GIBRALTAR (L.A. Times) – Jonathan Stagnetto is a true Gibraltarian: very British, of broadly mixed European ancestry and fiercely proud of this territory’s unique character.
Like many residents here, Stagnetto bitterly opposes any concessions to long-standing Spanish claims of sovereignty over this British colony. He fears that despite local resistance, London is tempted to dispose of Gibraltar as an unwanted legacy impeding greater British influence within the European Union.
Such fears skyrocketed in July when British Foreign Secretary Jack Straw said Britain was willing to establish joint sovereignty here with Spain.
It remains unclear whether Britain wants to get rid of this 2.5 square-mile territory, or whether it simply wants to be seen as engaged in serious negotiations with Madrid.
In his July comments to the British Parliament, Straw argued that an agreement would benefit Gibraltar by ending uncertainty over its future and smoothing its relations with Spain.
Historically, French-German ties have often been seen as central to EU developments. Many observers say London and Madrid are now trying to build a similar relationship to push reforms they favor.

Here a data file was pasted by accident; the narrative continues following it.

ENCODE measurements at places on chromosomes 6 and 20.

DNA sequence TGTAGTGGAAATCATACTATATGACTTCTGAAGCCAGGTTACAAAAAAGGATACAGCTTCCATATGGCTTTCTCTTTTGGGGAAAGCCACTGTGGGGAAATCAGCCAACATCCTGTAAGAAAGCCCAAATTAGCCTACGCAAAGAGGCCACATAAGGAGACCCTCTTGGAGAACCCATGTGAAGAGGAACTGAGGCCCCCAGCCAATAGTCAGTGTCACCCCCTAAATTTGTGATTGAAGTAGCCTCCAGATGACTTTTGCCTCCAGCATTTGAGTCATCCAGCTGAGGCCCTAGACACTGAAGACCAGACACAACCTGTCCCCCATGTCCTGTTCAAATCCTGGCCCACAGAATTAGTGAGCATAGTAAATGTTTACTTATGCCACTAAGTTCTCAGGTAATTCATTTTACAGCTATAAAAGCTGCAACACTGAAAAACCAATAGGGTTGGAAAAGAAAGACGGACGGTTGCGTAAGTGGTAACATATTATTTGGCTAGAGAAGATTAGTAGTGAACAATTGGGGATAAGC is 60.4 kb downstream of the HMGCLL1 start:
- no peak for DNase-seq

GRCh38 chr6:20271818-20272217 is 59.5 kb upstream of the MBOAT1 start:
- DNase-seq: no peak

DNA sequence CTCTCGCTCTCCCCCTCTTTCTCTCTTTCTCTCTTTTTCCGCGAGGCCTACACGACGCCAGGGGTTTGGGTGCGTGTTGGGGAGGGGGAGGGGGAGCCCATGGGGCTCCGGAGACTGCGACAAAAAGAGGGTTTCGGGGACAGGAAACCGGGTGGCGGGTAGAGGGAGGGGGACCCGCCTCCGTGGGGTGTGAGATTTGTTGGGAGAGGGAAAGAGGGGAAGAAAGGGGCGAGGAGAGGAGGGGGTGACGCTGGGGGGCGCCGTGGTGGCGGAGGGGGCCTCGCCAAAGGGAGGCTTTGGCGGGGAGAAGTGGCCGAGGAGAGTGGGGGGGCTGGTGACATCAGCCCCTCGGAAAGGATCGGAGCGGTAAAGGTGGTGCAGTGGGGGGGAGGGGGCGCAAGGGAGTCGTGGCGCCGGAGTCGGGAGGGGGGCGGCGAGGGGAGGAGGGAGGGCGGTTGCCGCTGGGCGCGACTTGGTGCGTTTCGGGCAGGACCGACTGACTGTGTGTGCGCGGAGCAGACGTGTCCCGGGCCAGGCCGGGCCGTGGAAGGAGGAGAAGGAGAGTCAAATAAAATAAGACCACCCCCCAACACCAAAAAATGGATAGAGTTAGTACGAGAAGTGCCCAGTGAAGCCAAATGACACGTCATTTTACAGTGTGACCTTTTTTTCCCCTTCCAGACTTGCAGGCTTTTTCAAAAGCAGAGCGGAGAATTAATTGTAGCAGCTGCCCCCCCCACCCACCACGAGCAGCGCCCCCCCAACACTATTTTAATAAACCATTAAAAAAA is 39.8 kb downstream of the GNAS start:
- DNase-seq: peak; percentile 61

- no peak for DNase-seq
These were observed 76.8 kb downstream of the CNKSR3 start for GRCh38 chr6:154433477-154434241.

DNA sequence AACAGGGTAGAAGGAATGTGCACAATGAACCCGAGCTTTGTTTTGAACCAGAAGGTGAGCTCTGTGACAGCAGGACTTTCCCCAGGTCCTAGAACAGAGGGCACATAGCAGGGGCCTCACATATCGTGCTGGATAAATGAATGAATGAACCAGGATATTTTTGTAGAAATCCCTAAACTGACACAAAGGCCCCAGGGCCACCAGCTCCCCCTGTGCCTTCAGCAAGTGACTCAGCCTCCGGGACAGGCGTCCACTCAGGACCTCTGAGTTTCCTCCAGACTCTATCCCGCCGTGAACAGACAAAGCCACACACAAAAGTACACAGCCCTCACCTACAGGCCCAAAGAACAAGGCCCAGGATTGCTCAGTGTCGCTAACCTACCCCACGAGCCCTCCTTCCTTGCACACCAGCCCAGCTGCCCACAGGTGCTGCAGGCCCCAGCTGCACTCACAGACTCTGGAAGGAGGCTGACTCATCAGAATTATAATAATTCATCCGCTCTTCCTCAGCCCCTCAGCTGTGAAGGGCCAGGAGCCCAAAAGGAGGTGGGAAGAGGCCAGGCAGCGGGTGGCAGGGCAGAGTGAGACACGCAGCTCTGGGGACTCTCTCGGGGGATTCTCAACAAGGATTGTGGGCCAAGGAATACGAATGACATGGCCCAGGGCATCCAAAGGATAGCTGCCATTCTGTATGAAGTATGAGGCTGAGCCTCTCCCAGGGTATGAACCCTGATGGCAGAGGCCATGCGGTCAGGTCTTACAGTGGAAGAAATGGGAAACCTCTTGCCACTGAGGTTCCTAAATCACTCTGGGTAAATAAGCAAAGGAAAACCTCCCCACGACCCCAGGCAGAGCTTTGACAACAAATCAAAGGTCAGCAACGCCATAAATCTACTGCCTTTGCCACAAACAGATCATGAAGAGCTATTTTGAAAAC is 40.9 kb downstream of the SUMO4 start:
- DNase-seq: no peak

Yet under British proposals made so far, it is difficult to envision a scenario in which Gibraltar actually ends up being turned over to Spanish control.
Straw stressed in his comments to Parliament that a joint sovereignty deal must be permanent, not a stepping stone toward full Spanish control, and that any agreement must be approved by the people of Gibraltar in a referendum.
But Spain has repeatedly said it will never give up its demand to eventually recover full sovereignty.
Gibraltar was captured by a joint Anglo-Dutch force in 1704 and ceded by Spain to Britain in the 1713 Treaty of Utrecht. The treaty included a condition that if Britain ever left the territory, Spain would have preference “before any others” in recovering it.